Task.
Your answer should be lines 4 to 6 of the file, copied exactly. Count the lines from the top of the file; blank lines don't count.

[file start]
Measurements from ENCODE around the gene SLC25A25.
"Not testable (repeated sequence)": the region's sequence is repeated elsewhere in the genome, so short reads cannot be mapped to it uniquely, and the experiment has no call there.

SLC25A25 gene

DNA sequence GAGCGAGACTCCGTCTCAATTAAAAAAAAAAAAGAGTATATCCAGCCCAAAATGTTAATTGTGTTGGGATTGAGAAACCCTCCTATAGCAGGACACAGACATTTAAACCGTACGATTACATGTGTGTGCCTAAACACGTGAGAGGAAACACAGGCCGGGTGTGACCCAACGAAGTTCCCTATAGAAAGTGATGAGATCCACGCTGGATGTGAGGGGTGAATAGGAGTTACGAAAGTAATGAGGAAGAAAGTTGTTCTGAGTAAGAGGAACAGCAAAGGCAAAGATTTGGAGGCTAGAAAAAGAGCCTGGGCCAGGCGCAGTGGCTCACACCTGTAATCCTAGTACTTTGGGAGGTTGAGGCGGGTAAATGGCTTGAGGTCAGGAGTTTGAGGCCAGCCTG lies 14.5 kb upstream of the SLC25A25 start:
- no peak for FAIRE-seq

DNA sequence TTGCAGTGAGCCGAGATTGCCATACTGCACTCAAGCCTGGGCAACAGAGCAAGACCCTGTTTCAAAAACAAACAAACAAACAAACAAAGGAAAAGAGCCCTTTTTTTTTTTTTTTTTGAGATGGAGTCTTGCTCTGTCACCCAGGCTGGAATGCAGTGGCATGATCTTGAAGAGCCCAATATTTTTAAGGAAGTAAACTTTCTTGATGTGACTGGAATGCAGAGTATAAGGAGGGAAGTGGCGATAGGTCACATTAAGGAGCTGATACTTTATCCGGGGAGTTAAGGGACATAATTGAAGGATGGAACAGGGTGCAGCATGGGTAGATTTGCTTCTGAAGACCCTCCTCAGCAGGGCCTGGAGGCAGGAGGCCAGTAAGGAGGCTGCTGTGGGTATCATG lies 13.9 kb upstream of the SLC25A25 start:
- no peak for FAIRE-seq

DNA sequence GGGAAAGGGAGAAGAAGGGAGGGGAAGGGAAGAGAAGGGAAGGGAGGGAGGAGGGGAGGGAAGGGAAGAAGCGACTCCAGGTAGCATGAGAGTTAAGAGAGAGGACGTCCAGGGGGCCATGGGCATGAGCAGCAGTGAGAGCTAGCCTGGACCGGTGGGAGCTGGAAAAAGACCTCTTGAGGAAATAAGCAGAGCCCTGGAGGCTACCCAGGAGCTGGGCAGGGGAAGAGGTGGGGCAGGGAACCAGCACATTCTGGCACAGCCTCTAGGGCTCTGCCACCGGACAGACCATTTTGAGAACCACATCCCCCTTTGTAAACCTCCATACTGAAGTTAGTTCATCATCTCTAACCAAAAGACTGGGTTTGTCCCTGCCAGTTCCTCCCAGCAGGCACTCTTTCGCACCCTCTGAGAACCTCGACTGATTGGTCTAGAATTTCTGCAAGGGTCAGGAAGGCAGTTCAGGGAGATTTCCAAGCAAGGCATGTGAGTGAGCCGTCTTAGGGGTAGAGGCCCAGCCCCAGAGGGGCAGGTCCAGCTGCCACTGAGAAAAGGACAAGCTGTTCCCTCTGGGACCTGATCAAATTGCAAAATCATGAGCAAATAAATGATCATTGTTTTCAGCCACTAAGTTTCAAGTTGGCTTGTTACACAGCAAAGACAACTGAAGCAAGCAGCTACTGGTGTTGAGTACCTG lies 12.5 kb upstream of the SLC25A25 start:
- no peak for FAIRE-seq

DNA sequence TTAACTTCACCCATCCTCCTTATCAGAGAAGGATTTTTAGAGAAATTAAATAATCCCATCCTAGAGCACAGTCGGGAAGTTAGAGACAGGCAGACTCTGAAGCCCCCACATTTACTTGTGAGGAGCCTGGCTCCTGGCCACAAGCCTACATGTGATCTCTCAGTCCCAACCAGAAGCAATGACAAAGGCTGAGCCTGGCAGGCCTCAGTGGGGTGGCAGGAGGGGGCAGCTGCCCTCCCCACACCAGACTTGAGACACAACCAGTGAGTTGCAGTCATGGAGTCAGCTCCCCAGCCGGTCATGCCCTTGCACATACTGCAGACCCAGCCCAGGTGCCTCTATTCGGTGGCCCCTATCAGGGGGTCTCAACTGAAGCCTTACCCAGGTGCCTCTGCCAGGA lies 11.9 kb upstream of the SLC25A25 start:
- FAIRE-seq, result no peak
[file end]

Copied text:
DNA sequence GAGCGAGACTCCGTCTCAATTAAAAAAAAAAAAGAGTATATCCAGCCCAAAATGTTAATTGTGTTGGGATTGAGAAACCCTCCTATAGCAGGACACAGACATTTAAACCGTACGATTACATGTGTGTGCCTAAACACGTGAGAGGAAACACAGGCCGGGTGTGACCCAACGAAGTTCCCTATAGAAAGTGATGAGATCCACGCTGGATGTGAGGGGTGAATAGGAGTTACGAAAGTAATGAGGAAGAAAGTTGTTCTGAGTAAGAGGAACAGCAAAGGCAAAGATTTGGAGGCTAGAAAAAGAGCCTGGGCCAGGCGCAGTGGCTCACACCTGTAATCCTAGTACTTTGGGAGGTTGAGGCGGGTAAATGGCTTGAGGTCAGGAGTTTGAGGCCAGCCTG lies 14.5 kb upstream of the SLC25A25 start:
- no peak for FAIRE-seq

DNA sequence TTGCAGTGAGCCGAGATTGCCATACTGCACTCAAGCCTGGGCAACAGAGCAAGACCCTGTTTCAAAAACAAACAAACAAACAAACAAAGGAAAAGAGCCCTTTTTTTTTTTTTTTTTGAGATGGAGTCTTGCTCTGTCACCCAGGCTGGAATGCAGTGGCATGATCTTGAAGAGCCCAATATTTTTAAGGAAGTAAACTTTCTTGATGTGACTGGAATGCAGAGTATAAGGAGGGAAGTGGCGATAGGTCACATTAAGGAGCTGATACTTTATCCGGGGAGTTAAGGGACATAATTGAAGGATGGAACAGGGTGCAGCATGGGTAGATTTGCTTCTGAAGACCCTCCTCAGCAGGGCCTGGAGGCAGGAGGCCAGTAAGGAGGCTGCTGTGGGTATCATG lies 13.9 kb upstream of the SLC25A25 start: